Others are distrustful of the medical establishment because of negative past experiences. There are language barriers, disabilities, transportation issues and a host of other obstacles to care. Community groups can help insurers find current and potential members, educate them and develop a trusting relationship with them, Gordon says.
There are many social determinants of health: culture, environment, socioeconomic status, education, etc.
“The more you can affect these social determinants, the healthier people are, the less healthcare that needs to be delivered, the lower the cost and the better the quality,” Kahn says.
L.A. Care found that some of its pediatric members had severe asthma, which led to an increase in emergency department visits and hospitalizations for those patients. They partnered with QueensCare Family Clinics and Long Beach Alliance for Children with Asthma to provide home visits that helped parents and children learn about asthma self-management. Among members who received at least two home visits during 2012, L.A. Care saw a 52% average reduction in asthma related ED visits from 2011 to 2012.
Using the Asthma Control Test, a validated 27-point tool for measuring asthma control, those with at least two home visits saw a 31% or seven-point increase in scores. And better asthma self-management can translate into lower overall costs.
“Doing this right isn’t just about good PR” Kahn says. “It is about a win for the members because you bring services closer to them and present them in a way that they can understand and are more likely to use them. It is a win for their doctors because the services they render are being supplemented by the community based organizations, and it is a win for the health plan because it improves our outcomes and hopefully improves the cost of care.”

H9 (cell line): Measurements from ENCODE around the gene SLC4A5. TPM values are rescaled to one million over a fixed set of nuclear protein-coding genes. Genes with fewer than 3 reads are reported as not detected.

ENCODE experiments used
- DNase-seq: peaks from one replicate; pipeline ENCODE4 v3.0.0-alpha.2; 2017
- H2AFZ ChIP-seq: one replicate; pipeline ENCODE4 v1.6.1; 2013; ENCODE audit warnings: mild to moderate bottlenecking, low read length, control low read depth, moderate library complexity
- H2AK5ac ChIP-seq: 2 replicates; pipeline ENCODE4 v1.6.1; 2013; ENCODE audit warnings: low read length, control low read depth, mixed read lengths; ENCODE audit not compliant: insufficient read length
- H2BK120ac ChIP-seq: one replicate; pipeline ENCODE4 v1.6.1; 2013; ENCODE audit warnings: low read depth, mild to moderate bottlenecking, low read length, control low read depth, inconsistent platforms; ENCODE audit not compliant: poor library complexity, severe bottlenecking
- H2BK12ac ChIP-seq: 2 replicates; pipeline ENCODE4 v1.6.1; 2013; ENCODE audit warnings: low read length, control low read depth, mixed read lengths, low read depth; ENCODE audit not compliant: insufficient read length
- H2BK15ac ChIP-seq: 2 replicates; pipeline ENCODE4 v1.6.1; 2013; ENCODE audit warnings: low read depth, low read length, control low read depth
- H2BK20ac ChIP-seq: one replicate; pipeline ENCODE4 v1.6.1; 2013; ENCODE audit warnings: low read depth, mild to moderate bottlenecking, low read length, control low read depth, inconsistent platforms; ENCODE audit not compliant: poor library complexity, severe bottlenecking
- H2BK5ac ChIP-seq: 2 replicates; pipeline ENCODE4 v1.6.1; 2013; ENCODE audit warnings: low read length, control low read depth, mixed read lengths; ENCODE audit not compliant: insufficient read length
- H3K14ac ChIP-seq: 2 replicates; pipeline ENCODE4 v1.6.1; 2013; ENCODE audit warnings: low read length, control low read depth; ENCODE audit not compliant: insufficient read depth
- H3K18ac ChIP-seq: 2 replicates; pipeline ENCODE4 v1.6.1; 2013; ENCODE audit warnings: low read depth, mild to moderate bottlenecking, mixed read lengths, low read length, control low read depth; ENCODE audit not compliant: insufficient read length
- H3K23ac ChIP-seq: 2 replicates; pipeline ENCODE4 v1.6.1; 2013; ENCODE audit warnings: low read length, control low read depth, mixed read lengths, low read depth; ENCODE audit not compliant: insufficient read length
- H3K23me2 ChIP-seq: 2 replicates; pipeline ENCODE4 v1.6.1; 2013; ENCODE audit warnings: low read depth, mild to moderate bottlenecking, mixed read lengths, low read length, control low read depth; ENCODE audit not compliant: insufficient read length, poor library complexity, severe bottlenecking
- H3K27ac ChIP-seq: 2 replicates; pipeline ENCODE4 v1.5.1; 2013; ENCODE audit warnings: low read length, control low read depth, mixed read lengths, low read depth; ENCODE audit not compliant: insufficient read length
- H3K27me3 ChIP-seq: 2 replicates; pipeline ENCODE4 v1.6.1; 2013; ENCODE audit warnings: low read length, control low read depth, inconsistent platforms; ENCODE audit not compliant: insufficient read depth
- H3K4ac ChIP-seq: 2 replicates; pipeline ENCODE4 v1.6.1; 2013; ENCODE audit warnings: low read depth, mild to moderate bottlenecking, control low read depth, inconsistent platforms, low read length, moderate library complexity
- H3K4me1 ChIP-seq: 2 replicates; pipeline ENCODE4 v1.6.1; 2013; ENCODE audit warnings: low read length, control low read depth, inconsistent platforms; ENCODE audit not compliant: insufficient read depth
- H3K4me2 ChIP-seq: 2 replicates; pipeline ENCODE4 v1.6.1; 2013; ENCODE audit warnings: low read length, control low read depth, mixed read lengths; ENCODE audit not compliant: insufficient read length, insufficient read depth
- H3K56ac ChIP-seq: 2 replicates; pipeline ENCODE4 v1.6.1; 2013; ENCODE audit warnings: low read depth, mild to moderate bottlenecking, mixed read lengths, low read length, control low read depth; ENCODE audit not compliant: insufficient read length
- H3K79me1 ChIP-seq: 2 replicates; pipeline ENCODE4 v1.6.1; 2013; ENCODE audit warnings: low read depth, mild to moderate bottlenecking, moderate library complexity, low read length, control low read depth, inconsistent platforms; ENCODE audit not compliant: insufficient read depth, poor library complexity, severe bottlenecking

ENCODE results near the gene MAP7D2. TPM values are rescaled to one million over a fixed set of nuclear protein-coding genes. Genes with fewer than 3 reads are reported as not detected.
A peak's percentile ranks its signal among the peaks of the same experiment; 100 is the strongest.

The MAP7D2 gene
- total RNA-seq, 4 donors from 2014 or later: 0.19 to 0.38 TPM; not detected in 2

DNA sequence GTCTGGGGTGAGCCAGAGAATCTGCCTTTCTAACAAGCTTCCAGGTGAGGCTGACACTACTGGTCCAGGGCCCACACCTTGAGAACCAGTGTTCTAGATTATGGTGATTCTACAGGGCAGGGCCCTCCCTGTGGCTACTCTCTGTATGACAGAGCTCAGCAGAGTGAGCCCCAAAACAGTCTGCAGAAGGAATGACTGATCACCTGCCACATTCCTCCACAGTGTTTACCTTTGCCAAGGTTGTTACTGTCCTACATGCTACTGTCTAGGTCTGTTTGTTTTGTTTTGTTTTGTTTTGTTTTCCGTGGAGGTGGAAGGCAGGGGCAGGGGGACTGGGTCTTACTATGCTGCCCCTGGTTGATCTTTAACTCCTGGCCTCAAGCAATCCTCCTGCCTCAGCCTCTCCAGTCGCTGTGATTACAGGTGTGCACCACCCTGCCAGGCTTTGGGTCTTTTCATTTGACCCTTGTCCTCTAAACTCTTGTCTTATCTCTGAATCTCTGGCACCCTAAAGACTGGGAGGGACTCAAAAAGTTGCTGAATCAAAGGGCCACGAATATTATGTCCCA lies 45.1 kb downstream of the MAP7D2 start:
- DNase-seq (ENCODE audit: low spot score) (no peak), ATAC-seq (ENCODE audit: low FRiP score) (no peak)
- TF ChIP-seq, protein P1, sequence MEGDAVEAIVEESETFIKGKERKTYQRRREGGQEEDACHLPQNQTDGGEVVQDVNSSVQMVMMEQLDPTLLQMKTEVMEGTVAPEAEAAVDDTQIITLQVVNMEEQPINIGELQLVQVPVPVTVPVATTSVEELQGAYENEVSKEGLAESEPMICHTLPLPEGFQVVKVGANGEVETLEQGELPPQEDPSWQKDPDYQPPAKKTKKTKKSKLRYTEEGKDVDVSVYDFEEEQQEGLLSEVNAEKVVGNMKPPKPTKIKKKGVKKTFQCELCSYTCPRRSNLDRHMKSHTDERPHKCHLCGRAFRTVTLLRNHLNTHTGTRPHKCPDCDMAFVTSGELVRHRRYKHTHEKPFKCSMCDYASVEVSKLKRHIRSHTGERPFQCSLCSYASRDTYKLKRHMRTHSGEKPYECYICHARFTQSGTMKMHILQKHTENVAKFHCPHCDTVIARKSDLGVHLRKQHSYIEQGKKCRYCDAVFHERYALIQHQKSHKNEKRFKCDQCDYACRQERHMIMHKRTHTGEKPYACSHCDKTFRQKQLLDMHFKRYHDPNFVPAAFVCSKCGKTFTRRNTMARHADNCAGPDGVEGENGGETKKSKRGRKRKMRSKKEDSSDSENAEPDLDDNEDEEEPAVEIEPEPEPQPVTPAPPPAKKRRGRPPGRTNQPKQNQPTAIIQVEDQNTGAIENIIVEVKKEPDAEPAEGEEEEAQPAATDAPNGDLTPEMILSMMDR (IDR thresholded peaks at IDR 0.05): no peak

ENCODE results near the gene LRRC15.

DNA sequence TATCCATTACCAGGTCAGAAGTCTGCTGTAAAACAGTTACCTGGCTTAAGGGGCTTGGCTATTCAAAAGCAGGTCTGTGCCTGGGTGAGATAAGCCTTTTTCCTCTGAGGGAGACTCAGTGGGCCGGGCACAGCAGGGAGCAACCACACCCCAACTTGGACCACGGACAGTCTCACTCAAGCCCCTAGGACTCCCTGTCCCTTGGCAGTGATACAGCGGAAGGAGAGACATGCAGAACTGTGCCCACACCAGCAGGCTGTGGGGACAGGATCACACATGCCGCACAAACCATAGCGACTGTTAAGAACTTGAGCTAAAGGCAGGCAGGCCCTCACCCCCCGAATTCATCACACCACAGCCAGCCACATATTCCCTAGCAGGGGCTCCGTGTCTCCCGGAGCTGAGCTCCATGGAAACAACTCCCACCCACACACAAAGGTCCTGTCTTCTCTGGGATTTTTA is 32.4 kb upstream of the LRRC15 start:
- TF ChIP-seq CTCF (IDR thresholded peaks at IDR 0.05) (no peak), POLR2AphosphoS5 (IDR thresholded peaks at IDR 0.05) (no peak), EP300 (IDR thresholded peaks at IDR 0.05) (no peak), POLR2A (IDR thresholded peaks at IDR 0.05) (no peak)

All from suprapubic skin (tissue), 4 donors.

Many programs have a direct affect on chronic care and self-management, but insurers also support social programs that improve the quality of life of members: legal groups, housing groups, recreation centers, transportation services, etc., because they realize that a person’s emotional well-being affects his or her physical health.
For instance, Network Health partners with Healthcare Financial to assist members applying for social security or disability and assure they have access to all the benefits for which they are eligible.
“We as a society and as an industry understand that people’s health is not just about what happens in the doctor’s office. As a matter of fact, it is rarely about what happens in the doctor’s office. It is about addressing the challenges they face, what choices they make in their everyday lives,” says Gordon.
At times, it might seem as if the healthcare system isn’t responsible for social and socioeconomic issues, but for a not-for-profit organization, its members’ overall health and wellness is part of the mission and the expectation.
“Some people think of community outreach as just a feel-good activity, but done well, community outreach can be just as valuable a business effort as any other,” she says.
The one clear downside to community partnerships is that the need is greater than the available resources, experts say. And these collaborations will become more important as the country moves forward on healthcare reform and access issues come to light. Industry observers predict that primary care will be in high demand, especially with the newly insured and Medicaid’s newly eligible enrollees.
“With Medicaid expansion and exchanges being developed, we are going to see a lot of growth,” Kahn says. “This is good news and bad news. This is good news because even a nonprofit wants to see expansion, but it’s bad news because demands on the providers will be higher.”
When insurers can involve community groups in members’ healthcare they are taking a big picture view that will not only increase and maintain membership, but could potentially decrease the use of costly medical services.